If you work over 50hrs, but 10 of that is driving at a lower wage, does that mean you don’t get any overtime?
You’d still get overtime. The overtime rate is the weighted average.
If I drive to my company’s construction shop and get there at 5 pm to get the company vehicle and then from there drive to the location to start work at 7pm and work 10 hours (7pm-5am) then drive back to the shop and get there at roughly 6 or 630 am they should have to pay me for all of this time correct? We get to the job site a little before 7 to set up everything for the shift because we aren’t aloud to touch the road until 7pm due to traffic conditions. I should be compensated from the time I leave the shop with their vehicle to go to the site until I return the next morning correct? That would be roughly 13 hrs of pay vs 10. I fee like I’m being royaly screwed out of 15 to 18 hours a week. Please help. Thanks anybody who answers for your time by the way.
Is it legal for my employer to require me to put time I leave from home to time I get to work if its only 15 minutes from work to home and I am not claiming drivevtime or mileage? What if I leave home earlier to run a personal errand and then head to work? I am not claiming the time.
While I know it is not standard to pay my employees for commuting to and from work, is there any law that prevents me from doing so ? I would like to do this. Thanks
I have the guys meet at the office in the morning before riding in company vehicles to the jobsite. As an employer I pay for all the financial obligations it takes to maintain the vehicles, ie: gas, maintenance, tolls repairs… For the guys that do not drive are they to be paid for drive time, to and from the jobsite? Is it mandatory that they get paid when no service is performed?
That would be a good question to send directly to the DOL. You’re doing everyone a favor by driving them to the jobsite but I wonder if they need to be on the clock for that drive since they’re starting from the office and not their homes. I am not sure what the answer is.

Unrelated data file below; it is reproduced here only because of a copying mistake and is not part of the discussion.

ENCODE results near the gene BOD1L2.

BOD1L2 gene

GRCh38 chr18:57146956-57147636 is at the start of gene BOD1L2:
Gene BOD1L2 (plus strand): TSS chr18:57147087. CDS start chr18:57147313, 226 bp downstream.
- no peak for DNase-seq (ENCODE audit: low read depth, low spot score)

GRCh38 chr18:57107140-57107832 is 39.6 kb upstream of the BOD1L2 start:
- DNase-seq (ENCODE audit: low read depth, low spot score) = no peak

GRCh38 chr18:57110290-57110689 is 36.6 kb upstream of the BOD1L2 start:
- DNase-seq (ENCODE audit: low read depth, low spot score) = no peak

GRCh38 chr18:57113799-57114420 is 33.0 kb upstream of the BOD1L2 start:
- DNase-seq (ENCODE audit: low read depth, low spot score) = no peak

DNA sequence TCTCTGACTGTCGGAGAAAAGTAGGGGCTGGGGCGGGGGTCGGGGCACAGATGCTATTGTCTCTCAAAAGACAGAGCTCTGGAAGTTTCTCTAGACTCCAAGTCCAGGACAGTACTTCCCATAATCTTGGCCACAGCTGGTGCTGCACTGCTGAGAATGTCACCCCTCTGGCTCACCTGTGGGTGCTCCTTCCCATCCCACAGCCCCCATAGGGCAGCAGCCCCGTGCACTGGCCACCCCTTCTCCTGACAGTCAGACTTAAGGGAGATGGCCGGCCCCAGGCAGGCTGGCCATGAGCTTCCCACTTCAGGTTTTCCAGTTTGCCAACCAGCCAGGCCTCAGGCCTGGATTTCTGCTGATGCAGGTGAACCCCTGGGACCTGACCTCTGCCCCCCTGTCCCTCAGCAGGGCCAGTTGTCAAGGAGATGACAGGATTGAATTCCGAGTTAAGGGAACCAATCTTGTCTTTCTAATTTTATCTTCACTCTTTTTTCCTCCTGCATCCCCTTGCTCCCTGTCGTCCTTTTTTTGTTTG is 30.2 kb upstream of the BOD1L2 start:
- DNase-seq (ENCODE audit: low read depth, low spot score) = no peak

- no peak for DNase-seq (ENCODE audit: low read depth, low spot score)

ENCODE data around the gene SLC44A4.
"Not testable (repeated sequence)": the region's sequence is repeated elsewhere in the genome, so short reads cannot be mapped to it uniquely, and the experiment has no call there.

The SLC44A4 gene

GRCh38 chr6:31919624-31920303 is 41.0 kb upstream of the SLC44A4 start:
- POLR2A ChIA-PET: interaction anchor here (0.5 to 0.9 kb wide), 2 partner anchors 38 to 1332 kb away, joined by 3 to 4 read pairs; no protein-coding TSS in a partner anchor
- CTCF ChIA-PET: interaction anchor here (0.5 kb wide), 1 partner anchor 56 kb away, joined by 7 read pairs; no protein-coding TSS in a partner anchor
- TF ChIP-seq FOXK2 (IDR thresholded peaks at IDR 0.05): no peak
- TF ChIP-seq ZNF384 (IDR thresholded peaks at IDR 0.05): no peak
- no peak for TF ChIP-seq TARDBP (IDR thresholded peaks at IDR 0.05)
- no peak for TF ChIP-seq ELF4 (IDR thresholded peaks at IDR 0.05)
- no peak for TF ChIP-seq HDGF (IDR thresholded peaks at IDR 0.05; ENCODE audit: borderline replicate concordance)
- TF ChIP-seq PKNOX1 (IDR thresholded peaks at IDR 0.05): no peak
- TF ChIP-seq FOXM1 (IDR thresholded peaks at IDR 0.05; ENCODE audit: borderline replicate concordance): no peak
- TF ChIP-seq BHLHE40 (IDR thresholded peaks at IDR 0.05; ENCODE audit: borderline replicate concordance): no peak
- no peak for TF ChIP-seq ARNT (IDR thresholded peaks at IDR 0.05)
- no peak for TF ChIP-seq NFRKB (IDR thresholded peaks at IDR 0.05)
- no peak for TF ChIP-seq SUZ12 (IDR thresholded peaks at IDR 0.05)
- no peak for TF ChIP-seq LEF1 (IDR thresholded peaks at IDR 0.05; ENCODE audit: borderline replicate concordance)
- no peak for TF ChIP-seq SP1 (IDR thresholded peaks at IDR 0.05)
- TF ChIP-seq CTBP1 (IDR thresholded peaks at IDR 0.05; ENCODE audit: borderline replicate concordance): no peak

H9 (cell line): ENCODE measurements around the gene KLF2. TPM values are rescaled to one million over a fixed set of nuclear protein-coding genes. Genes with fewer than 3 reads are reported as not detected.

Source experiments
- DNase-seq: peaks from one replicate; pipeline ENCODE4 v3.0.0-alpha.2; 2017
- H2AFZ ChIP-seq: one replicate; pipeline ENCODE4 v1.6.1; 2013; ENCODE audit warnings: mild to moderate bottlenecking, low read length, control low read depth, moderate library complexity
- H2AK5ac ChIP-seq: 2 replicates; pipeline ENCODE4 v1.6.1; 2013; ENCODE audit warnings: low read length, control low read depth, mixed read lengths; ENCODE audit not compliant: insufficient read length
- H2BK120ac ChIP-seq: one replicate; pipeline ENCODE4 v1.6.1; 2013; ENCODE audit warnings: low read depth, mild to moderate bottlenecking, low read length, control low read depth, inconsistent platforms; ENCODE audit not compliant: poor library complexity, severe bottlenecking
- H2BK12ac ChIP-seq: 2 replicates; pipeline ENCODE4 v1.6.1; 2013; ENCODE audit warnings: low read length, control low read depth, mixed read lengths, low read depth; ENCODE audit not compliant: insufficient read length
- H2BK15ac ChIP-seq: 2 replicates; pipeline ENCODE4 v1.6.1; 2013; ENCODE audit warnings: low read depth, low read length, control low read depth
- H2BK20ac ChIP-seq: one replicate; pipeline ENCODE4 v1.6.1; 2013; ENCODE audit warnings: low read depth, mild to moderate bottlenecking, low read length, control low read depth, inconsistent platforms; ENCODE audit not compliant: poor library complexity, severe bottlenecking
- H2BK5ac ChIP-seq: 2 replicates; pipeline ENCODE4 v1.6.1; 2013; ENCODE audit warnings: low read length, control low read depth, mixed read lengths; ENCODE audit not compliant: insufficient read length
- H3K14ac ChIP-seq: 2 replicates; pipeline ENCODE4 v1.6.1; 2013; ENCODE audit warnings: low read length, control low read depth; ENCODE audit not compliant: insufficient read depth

I have a question regarding travel time to and from a customers jobsite after hours for the purpose of emargency repairs. Is this travel time supposed to be paid to an employee? Examples: after normal working hours an employee is required to travel to an employer’s customers house for 45 minutes, then make a repair this takes 1hour then travel home 45 minutes This is all after hours emergency work, How much time in hours worked is the employer legally obligated to compensate the employee??
Okay I have a quick question, I would appreciate if you can help me on the matter.
I’m an electrician and everyday I drive to the company shop and pick up the company van. My employer says that I do not get paid until I get to the 1st job site which sometimes can be an hour away. Is this correct? Or should I get paid as soon as I get into the company vehicle and start driving?
The Federal government and state governments have their own laws about reimbursements, so you will want to check with your local labor board about your rights. An employer does not have to reimburse an employee when they are driving from home to the work or vice versa. So in your case, once you arrive at the shop, you should be paid immediately after that because that is your first work site. You need the van to do your necessary work activities, therefore you should get reimbursed. If you were expected to go straight to the job site, then that would be your starting point. However, since they make you go to the shop first, that is your first job location.